I think that the Federal Reserve did a fine job, however. What follows is an abridged timeline, graph by graph, of how and when the Fed managed monetary policy during the Covid-19 pandemic.

February, 2020: Financial Markets recognize a big problem

The S&P begins its rapid decent on February 20th and would ultimately lose a third of its value by March 23rd.  Financial markets are often easily scared, however. The primary tool that the Fed has is adjusting the number of reserves and the available money supply by purchasing various assets. The Fed didn’t begin buying extra assets of any kind until mid-March. There is a clear response by the 18th, though they may have started making a change by the 11th.  One might argue that they cut the federal funds rate as early as the 4th, but given that there was no change in their balance sheet, this was probably demand driven.

https://fred.stlouisfed.org/graph/?g=JYVL
https://fred.stlouisfed.org/graph/?g=JYVy

March, 2020: The Fed Accommodates quickly and substantially.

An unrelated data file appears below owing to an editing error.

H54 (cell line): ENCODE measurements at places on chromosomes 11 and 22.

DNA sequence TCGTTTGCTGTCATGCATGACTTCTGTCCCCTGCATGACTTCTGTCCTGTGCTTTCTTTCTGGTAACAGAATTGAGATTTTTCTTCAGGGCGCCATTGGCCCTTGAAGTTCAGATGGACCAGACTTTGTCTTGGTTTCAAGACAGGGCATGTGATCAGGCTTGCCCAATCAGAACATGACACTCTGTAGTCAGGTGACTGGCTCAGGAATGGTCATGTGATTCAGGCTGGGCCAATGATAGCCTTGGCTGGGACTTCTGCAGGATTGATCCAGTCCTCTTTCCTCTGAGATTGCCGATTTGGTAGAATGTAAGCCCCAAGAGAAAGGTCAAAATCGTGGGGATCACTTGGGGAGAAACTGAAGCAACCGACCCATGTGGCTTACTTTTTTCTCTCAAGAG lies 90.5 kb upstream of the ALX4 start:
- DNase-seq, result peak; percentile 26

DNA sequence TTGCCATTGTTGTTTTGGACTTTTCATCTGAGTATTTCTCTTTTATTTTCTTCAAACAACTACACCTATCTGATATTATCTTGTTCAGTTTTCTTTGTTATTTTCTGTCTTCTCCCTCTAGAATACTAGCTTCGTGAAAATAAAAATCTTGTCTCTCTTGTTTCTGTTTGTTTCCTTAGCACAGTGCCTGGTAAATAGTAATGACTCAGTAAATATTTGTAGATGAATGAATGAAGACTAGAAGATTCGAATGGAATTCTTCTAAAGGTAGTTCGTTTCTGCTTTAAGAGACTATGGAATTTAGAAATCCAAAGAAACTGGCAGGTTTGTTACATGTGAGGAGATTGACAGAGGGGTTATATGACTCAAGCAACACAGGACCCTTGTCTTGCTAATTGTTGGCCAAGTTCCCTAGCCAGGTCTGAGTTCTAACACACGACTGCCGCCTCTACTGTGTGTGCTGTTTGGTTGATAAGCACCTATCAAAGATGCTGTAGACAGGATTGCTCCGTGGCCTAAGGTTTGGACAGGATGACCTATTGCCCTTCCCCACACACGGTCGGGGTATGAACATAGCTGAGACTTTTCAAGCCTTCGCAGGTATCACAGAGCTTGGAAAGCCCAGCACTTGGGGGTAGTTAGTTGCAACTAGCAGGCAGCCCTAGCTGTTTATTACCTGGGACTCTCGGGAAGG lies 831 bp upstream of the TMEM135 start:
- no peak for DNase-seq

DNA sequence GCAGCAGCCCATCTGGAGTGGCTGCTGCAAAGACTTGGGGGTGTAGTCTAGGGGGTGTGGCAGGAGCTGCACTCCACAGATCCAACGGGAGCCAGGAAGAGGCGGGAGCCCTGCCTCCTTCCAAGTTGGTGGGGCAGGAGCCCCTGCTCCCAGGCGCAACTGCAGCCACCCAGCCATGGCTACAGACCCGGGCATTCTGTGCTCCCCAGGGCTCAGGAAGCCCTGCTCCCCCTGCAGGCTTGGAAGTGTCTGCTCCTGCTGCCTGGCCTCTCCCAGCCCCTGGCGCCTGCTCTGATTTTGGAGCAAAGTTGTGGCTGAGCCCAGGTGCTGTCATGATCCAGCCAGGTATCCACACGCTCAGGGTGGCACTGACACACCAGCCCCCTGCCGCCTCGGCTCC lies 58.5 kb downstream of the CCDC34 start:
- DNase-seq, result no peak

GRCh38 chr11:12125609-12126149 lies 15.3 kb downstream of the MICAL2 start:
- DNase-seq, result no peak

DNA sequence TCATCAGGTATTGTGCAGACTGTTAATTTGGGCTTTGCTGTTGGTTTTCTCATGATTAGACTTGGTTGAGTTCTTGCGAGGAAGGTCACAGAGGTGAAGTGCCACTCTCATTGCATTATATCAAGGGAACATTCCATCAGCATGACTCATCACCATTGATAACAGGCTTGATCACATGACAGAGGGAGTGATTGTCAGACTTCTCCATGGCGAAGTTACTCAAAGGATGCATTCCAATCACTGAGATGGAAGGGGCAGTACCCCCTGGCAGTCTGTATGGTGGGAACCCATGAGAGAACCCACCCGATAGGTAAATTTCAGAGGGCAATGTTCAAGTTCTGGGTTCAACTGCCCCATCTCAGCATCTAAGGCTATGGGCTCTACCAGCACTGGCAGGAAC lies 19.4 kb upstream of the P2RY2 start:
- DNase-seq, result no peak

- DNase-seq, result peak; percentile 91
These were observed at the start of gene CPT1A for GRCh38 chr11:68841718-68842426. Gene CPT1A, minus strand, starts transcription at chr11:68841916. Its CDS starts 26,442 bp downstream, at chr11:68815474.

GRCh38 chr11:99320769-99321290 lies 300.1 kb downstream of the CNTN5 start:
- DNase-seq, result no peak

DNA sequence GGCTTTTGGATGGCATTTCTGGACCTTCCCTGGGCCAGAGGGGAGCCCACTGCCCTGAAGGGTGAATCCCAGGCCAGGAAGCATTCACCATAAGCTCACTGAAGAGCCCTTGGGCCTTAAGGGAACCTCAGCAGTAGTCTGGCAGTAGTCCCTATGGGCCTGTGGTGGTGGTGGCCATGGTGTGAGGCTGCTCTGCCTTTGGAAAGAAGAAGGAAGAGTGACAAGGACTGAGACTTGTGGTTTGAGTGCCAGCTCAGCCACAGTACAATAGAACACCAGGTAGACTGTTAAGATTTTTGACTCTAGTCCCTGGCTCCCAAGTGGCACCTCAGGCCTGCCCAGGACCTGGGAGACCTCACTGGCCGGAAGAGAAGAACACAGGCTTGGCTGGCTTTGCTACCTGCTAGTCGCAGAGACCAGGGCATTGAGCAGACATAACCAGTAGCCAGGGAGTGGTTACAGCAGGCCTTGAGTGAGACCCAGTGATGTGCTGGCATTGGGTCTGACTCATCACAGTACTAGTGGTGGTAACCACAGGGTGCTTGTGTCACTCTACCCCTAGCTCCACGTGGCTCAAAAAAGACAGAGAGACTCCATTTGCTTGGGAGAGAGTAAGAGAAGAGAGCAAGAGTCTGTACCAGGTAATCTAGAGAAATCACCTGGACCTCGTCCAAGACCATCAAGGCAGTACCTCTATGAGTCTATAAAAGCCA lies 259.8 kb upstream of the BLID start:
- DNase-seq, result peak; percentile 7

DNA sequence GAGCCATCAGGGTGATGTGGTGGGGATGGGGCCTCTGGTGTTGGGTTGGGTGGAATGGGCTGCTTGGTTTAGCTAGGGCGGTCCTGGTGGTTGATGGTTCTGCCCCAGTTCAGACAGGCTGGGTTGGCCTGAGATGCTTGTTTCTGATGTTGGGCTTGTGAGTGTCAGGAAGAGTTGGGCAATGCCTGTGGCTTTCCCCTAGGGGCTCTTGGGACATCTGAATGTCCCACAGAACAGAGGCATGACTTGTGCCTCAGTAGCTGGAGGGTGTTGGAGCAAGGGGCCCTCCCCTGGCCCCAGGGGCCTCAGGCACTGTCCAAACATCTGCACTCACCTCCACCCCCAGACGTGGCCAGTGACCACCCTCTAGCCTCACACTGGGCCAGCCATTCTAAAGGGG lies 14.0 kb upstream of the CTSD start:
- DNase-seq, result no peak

In the month following March 9th, the Fed increased M2 by 8.3%. By the week of March 21st, consumer sentiment and mobility was down and economic policy uncertainty began to rise substantially – people freaked out. Although the consumer sentiment weekly indicator was back within the range of normal by the end of April, EPU remained elevated through May of 2020. Additionally, although lending was only slightly down, bank reserves increased 71% from February to April. Much of that was due to Fed asset purchases. But there was also a healthy chunk that was due to consumer spending tanking by 20% over the same period.

https://fred.stlouisfed.org/graph/?g=JYXj
https://fred.stlouisfed.org/graph/?g=JYYz

In the 18 months prior to 2020, M2 had grown at rate of about 0.5% per month. For the almost 18 months following the sudden 8.3% increase, the new growth rate of M2 almost doubled to about 1% per month. The Fed accommodated quite quickly in March.

April, 2020: People are awash with money

Falling consumption caused bank deposit balances to rise by 5.6% between March 11th and April 8th. The first round of stimulus checks were deposited during the weekend of April 11th. That contributed to bank deposits rising by another 6.7% by May 13th.